the cells can be grown to an optimum density before this toxic fusion protein is expressed. However, although such cell lines are appropriate for laboratory-scale preparation, it is not clear if such a system will be sufficiently stable for industrial production.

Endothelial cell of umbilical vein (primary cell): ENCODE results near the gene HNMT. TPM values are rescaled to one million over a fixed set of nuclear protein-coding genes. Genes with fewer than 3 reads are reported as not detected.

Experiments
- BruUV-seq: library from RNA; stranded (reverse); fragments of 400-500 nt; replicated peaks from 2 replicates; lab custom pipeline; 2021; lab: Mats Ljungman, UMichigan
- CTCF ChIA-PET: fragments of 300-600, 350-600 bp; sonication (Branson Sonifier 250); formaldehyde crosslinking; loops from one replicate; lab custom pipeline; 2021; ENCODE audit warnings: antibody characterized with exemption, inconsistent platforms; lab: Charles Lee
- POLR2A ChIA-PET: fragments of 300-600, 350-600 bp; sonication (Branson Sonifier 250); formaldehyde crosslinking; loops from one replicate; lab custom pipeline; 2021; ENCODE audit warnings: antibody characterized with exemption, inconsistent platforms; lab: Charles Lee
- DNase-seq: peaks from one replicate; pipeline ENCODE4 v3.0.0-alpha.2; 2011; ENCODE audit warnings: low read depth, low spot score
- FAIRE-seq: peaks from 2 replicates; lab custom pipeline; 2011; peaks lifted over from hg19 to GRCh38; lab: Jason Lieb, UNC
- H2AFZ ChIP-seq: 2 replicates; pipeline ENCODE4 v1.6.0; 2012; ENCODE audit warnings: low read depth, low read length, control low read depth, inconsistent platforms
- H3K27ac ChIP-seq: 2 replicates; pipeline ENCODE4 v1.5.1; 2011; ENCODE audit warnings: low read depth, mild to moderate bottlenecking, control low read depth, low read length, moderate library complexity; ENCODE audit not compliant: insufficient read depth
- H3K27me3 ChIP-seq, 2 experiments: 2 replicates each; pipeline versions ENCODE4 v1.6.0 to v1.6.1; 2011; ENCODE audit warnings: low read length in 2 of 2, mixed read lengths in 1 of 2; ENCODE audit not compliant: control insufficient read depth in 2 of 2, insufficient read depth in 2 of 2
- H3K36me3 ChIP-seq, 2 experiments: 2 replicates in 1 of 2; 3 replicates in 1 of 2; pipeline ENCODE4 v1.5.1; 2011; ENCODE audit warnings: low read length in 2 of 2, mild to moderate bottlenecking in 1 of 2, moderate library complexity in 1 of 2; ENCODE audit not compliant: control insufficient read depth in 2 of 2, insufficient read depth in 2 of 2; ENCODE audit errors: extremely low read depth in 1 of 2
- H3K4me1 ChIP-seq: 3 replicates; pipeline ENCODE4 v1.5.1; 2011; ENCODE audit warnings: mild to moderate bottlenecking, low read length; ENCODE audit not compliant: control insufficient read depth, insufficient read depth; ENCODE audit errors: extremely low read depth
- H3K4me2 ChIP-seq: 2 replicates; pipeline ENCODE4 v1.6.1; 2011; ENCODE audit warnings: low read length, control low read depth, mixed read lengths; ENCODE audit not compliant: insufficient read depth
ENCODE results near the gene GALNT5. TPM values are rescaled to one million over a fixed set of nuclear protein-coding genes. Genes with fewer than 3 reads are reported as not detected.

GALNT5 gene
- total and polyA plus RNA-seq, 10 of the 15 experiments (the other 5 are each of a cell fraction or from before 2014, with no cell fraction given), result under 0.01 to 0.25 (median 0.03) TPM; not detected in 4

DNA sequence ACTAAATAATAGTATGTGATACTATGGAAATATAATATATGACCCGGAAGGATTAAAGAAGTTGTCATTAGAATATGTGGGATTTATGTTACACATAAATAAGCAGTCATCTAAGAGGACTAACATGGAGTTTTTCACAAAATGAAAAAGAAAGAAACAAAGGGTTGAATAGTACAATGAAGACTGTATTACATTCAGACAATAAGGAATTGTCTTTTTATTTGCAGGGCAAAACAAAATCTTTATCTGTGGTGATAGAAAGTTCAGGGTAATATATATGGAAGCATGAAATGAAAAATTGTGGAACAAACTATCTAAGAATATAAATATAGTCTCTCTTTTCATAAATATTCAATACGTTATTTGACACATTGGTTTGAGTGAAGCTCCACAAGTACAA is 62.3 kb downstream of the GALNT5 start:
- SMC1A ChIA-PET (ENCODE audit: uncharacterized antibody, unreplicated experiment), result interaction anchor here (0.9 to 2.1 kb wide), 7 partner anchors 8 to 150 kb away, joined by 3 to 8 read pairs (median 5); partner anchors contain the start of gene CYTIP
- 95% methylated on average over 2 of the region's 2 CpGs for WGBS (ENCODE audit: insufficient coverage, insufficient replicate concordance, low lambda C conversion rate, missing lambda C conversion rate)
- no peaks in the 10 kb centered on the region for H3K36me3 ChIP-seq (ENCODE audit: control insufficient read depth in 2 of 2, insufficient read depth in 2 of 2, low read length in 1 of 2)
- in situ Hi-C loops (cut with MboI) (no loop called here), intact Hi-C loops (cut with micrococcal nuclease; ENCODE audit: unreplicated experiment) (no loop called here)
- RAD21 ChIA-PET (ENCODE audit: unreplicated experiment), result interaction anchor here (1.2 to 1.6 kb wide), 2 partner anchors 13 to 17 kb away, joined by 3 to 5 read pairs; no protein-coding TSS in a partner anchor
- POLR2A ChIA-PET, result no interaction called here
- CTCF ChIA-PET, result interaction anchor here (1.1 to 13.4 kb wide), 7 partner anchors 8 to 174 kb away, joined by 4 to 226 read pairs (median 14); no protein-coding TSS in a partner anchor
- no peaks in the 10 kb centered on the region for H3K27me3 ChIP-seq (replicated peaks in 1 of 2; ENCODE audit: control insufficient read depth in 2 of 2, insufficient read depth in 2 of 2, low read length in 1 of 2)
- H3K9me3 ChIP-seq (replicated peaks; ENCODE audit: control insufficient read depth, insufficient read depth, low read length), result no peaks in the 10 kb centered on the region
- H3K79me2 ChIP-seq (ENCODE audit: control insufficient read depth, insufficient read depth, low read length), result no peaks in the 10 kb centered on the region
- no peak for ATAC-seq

As stated in the introduction, retroviral vectors are the most common gene delivery system to have been used in human gene therapy protocols. This is partly for historical reasons; vectors derived from MuLV were the first real vector system to be established and a relatively large amount of information about the performance of such vectors in patients is available. However, their most characteristic feature, the ability to integrate into target cells, can have a downside as well as being advantageous. In the following 2 sections, we review the key properties of retroviral vectors that have made them such attractive gene delivery vehicles and also point out their current limitations and the steps being taken to improve this vector system.